Advertisement

Looking for a Definition of Dynamic Distributed Systems

  • Roberto Baldoni
  • Marin Bertier
  • Michel Raynal
  • Sara Tucci-Piergiovanni
Part of the Lecture Notes in Computer Science book series (LNCS, volume 4671)

Abstract

This paper is a position paper on the nature of dynamic systems. While there is an agreement on the definition of what a static distributed system is, there is no agreed definition on what a dynamic distributed system is. This paper is a first step in that direction. To that end, it emphasizes two orthogonal dimensions that are present in any dynamic distributed system, namely the varying and possibly very large number of entities that currently define the system, and the fact that each of these entities knows only a few other entities (its neighbors) and possibly will never be able to know the whole system it is a member of. To illustrate the kind of issues one has to cope with in dynamic systems, the paper considers, as a “canonical” problem, a simple data aggregation problem. It shows the type of dynamic systems in which that problem can be solved and the ones in which it cannot be solved. The aim of the paper is to give the reader an idea of the subtleties and difficulties encountered when one wants to understand the nature of dynamic distributed systems.

Preview

Unable to display preview. Download preview PDF.

Unable to display preview. Download preview PDF.

References

  1. 1.
    Aguilera, M.K.: A Pleasant Stroll Through the Land of Infinitely Many Creatures. ACM SIGACT News, Distributed Computing Column 35(2), 36–59 (2004)CrossRefGoogle Scholar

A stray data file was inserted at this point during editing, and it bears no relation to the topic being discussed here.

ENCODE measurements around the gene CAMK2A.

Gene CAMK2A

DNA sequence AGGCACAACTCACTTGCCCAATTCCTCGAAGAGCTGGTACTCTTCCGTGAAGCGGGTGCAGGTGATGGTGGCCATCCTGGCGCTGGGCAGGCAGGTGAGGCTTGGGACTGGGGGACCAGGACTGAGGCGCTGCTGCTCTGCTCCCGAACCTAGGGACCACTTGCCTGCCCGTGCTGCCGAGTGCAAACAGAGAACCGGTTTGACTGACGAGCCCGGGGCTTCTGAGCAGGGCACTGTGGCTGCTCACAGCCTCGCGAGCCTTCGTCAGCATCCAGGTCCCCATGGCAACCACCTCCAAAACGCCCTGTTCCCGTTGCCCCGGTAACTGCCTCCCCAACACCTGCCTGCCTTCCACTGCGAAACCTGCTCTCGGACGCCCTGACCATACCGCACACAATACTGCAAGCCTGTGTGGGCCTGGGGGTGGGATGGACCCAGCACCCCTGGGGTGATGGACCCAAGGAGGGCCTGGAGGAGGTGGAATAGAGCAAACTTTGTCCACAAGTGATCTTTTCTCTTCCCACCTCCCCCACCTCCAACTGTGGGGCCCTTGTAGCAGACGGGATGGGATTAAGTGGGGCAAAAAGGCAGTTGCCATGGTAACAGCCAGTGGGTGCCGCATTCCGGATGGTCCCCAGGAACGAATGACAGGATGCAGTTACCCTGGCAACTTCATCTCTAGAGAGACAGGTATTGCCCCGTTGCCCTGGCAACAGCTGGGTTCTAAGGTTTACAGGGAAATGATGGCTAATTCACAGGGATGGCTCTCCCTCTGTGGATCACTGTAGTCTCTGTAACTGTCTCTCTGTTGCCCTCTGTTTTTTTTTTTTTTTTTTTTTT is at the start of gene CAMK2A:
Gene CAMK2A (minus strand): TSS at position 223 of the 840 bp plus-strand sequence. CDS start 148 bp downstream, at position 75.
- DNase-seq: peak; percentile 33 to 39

2. 2.
    Bawa, M., Gionis, A., Garcia-Molina, H., Motwani, R.: The Price of Validity in Dynamic Networks. In: SIGMOD. Proc. ACM Int’l Conference on Management of Data, pp. 515–526. ACM Press, New York (2004)CrossRefGoogle Scholar
  3. 3.
    Chandra, T., Toueg, S.: Unreliable Failure Detectors for Reliable Distributed Systems. Journal of the ACM 43(2), 225–267 (1996)zbMATHCrossRefMathSciNetGoogle Scholar
  4. 4.
    Chandra, T., Hadzilacos, V., Toueg, S.: The Weakest Failure Detector for Solving Consensus. Journal of the ACM 43(4), 685–722 (1996)zbMATHCrossRefMathSciNetGoogle Scholar
  5. 5.
    Chandy, K.M., Lamport, L.: Distributed Snapshots: Determining Global States of Distributed Systems. ACM Trans. on Computer Systems 3(1), 63–75 (1985)CrossRefGoogle Scholar
  6. 6.
    Fischer, M.J., Lynch, N.A., Paterson, M.S.: Impossibility of Distributed Consensus with One Faulty Process. Journal of the ACM 32(2), 374–382 (1985)zbMATHCrossRefMathSciNetGoogle Scholar
  7. 7.
    Gafni, E., Merritt, M., Taubenfeld, G.: The concurrency hierarchy, and algorithms for unbounded concurrency. In: Proc. 20th ACM Symposium on Principles of Distributed Computing (PODC 2001), pp. 161–16 (2001)Google Scholar
  8. 8.
    Hadzilacos, V., Toueg, S.: Reliable Broadcast and Related Problems. In: Distributed Systems, pp. 97–145. ACM Press, New York (1993)Google Scholar
  9. 9.
    Merritt, M., Taubenfeld, G.: Computing with Infinitely Many Processes. In: Herlihy, M.P. (ed.) DISC 2000. LNCS, vol. 1914, pp. 164–178. Springer, Heidelberg (2000)CrossRefGoogle Scholar
  10. 10.
    Raynal, M.: A Short Introduction to Failure Detectors for Asynchronous Distributed Systems. ACM SIGACT News, Distr. Computing Column 36(1), 53–70 (2005)CrossRefGoogle Scholar

Copyright information

© Springer-Verlag Berlin Heidelberg 2007

Authors and Affiliations

  • Roberto Baldoni
    • 1
  • Marin Bertier
    • 2
  • Michel Raynal
    • 2
  • Sara Tucci-Piergiovanni
    • 1
  1. 1.IRISA, Campus de Beaulieu, 35042 RennesFrance
  2. 2.Computer Science Department, University La Sapienza, RomaItaly

Personalised recommendations